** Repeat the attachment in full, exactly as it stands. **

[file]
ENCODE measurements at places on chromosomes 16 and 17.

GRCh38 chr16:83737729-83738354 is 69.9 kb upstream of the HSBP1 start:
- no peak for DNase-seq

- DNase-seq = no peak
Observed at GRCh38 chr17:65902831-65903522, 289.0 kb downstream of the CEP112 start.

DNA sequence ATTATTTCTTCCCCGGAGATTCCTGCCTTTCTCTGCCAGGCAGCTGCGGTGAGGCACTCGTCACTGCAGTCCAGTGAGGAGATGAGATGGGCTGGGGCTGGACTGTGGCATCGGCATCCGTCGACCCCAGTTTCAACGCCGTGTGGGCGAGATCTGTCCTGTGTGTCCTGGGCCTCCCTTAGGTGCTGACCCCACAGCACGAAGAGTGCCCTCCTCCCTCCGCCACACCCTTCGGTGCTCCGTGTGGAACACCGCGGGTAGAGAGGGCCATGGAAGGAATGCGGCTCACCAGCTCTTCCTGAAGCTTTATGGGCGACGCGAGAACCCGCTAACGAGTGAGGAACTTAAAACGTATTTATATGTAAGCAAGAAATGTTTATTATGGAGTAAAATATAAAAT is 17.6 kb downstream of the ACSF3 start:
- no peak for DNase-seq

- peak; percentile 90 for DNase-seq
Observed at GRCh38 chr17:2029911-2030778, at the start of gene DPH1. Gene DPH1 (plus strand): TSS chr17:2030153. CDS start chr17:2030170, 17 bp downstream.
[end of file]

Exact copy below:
ENCODE measurements at places on chromosomes 16 and 17.

GRCh38 chr16:83737729-83738354 is 69.9 kb upstream of the HSBP1 start:
- no peak for DNase-seq

- DNase-seq = no peak
Observed at GRCh38 chr17:65902831-65903522, 289.0 kb downstream of the CEP112 start.

DNA sequence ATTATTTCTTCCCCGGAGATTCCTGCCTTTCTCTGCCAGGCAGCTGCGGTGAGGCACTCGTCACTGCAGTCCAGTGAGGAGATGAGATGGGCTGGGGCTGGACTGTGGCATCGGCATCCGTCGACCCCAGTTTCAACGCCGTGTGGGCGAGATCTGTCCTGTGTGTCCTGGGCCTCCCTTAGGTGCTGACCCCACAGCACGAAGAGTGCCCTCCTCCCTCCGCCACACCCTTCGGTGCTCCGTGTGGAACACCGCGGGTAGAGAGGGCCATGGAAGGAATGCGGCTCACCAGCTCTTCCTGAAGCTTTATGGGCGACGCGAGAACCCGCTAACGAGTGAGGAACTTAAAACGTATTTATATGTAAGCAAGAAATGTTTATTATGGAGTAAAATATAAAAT is 17.6 kb downstream of the ACSF3 start:
- no peak for DNase-seq

- peak; percentile 90 for DNase-seq
Observed at GRCh38 chr17:2029911-2030778, at the start of gene DPH1. Gene DPH1 (plus strand): TSS chr17:2030153. CDS start chr17:2030170, 17 bp downstream.